Bank stocks have been doing quite well since the Donald Trump got elected. The prospect of reduced regulation and increased interest rates has fired the imagination of investors around the globe. Here is the S&P Bank Index (KBE) compared to the better known S&P 500 Index over the past month:
Just buying the bank index will give you exposure to this trend, but individual stocks can give you an even greater return. I know of a well-run small-cap bank that beat even these excellent returns.
A strong balance sheet indicates good management
A greatly improved balance sheet can indicate an undervalued investment: a diamond-in-the-rough. Because of poor performance a few years ago, many investors have written off Sierra Bancorp (NASDAQ:BSRR). But recent changes in the type of loans they pursue has greatly increased Sierra Bancorp's loan quality. Once investors focused on banks again, Sierra Bancorp's return beat both the S&P Bank Index and the S&P Regional Bank Index (KRE):
A good way to measure asset quality in banks is non-performing loans. These are loans that are no longer paying interest or principal, and are almost in default. A bank with a large percentage (greater than 1%) of non-performing loans can either sell them at a loss, or modify the loan terms to allow a debtor to extend the maturity of the loan. One costs money and the other costs time. Both reduce the profitability of the bank.
NPLs are down to $6.3 million (0.5% as a percentage of total loans and leases) in Q3 2016. A non-performing loan percentage of 0.5% is very good. Management attributes the improvement to "loan growth... in portfolio segments with low historical loss rates" and "tighter loan underwriting standards implemented subsequent to the recession."
Sierra Bancorp's improvement from above 7% in 2011 to just 0.5% in 2016 is remarkable. Bank of the Sierra's NPL ratio is well in-line with that of competitors like Bank of Marin and Westamerica Bancorp. Clearly they are in a much better position than they were 2 years ago, a fact that went unrecognized in the first week after the election.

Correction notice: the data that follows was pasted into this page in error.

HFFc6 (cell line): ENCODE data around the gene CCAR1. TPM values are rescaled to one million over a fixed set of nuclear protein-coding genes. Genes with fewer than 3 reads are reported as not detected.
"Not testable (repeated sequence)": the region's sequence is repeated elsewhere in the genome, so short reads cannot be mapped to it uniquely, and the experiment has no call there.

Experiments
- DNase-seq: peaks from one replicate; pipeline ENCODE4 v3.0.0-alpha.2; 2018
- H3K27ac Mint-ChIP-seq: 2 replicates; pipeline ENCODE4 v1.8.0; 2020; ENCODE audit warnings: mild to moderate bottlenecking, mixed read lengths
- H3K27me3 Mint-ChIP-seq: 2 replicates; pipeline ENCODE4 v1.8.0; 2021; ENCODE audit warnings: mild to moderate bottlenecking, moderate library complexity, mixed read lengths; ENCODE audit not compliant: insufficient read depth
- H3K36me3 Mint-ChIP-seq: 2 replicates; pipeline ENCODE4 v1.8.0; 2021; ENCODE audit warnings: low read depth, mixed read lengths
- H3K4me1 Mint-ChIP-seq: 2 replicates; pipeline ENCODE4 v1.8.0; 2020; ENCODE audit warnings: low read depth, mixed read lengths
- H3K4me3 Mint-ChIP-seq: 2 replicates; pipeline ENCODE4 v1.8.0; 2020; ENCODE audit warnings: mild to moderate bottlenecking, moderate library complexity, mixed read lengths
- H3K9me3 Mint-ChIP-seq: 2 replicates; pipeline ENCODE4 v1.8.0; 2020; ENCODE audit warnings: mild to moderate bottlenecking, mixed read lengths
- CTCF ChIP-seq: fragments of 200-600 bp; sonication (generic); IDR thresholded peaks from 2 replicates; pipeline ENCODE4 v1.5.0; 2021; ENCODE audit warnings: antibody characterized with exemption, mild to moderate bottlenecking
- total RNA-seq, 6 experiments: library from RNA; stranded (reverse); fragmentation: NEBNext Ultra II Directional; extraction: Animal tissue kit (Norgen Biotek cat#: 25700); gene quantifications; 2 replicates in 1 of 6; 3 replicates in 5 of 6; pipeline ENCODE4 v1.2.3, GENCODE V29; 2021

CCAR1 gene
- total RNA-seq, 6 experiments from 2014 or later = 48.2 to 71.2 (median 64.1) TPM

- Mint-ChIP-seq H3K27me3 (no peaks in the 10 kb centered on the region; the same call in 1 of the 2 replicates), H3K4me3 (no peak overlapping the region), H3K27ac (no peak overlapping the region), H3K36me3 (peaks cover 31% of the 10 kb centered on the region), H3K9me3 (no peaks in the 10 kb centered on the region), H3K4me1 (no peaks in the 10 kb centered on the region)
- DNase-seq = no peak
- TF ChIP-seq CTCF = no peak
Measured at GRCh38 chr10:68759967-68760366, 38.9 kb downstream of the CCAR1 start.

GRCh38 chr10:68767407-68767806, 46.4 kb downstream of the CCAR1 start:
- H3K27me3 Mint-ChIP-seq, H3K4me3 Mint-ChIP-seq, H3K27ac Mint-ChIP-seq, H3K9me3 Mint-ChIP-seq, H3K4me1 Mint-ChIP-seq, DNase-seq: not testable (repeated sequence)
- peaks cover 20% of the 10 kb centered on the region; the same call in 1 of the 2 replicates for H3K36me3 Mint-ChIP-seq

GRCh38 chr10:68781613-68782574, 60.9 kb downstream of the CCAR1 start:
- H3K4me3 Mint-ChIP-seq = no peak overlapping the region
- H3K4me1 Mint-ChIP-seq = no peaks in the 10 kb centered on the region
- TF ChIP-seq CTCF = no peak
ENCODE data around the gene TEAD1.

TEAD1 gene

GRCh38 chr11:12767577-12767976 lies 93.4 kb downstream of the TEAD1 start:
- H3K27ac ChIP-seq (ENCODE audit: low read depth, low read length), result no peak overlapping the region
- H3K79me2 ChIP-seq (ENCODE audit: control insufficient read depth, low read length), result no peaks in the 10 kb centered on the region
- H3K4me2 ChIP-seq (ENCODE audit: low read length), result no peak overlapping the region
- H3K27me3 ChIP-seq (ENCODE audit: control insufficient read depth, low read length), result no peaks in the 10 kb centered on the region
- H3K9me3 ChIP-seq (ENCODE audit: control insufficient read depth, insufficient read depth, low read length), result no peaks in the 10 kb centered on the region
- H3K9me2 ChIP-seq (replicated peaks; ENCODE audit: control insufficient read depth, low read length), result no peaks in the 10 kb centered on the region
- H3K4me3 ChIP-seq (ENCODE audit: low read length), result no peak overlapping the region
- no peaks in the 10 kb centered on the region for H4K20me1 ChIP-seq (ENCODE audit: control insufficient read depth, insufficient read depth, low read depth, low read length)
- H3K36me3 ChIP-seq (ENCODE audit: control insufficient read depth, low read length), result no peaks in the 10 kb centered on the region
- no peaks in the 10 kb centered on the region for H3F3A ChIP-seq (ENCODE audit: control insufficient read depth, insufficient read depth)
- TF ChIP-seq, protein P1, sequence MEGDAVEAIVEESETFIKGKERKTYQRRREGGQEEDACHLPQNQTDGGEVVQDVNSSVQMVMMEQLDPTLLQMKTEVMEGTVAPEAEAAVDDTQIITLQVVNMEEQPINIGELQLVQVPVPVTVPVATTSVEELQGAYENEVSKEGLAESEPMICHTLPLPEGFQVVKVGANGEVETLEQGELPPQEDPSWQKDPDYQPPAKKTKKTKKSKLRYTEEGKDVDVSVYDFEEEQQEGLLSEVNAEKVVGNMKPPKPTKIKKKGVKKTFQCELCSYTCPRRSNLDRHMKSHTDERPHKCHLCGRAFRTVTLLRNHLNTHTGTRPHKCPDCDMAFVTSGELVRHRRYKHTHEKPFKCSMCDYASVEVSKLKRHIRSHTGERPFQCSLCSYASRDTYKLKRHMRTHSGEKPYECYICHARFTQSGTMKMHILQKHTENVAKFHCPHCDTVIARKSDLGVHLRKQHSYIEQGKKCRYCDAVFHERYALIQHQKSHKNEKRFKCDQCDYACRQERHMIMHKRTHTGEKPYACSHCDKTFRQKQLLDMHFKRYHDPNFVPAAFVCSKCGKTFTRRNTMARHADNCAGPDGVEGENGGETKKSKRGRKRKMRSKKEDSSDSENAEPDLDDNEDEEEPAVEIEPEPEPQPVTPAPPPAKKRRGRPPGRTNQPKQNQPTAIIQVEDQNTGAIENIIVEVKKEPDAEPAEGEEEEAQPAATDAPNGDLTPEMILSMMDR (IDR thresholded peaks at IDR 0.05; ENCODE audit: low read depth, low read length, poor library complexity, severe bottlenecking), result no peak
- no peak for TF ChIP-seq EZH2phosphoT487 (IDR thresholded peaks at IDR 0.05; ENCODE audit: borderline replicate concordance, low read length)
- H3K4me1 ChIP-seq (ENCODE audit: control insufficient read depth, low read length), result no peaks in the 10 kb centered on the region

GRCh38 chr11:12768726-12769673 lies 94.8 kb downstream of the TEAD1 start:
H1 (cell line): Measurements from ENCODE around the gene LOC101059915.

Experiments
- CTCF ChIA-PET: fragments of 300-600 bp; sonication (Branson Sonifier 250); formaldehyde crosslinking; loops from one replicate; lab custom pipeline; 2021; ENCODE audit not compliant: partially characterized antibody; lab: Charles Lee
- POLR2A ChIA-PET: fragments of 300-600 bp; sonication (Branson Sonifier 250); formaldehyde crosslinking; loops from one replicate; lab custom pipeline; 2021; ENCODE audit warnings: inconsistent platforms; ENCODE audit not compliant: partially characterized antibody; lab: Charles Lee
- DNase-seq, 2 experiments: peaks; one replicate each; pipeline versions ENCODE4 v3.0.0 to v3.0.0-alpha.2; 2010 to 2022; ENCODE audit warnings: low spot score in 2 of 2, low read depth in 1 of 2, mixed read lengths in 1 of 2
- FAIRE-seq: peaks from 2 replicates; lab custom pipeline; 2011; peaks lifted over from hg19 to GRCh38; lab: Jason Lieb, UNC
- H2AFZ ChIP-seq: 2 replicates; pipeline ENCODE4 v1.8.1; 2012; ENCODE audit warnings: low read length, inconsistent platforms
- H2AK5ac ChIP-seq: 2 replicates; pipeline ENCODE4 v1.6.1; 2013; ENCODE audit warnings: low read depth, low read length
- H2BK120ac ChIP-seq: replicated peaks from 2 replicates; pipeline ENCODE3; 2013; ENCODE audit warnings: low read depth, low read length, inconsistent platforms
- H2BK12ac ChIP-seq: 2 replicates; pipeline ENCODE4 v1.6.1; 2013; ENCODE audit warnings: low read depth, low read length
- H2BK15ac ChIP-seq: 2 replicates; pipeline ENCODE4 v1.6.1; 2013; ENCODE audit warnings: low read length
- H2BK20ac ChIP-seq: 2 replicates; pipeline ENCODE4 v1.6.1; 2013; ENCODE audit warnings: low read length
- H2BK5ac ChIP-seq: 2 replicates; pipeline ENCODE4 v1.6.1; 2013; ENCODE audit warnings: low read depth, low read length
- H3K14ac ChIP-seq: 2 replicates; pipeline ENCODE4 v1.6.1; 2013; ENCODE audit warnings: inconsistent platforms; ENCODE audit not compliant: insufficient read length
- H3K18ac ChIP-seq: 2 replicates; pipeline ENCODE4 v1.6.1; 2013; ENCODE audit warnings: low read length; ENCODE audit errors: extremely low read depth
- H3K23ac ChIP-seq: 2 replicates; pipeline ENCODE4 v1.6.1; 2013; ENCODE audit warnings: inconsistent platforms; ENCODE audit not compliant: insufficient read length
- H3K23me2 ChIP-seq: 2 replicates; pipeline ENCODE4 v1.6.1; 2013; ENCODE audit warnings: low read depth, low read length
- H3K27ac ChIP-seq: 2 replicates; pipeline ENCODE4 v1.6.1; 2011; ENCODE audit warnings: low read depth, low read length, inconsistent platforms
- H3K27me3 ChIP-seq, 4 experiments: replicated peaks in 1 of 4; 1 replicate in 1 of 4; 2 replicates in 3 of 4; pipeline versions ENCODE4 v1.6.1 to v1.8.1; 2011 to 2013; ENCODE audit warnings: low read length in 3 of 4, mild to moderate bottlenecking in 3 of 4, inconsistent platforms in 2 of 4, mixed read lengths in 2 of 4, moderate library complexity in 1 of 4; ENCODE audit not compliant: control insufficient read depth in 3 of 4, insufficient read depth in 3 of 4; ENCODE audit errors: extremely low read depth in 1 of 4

The next question is, was this improvement just luck or due to skilled management?
How Bank of the Sierra improved their business model
Transformation at a bank takes time -- but over the long term, you can see how they've shifted. Here's their loan mix from the worst period for non-performing loans (Q3 2009):
"Other Construction/Land" and "Small Business Administration Loans" had some of the highest non-performing loan rates, regularly above 10%. Commercial real estate and farmland were doing well -- often around 0.2% even during the height of the Recession. Sierra Bancorp's management changed their loan mix to deal with this. More money was allocated to loan types that were performing well:
"Other Construction/Land" dropped substantially and "Small Business Administration Loans" disappeared entirely. Commercial real estate and farmland increased.
Also notice the addition of "mortgage warehouse lines". These are short-term lines of credit extended to mortgage bankers while they are selling their mortgages to the final investor. Essentially a borrower gets approved for a loan, then the mortgage originator looks to sell the loan to a larger investor. When the borrower's loan is sold, the mortgage banker pays back the line of credit. This process takes around a month from start to finish.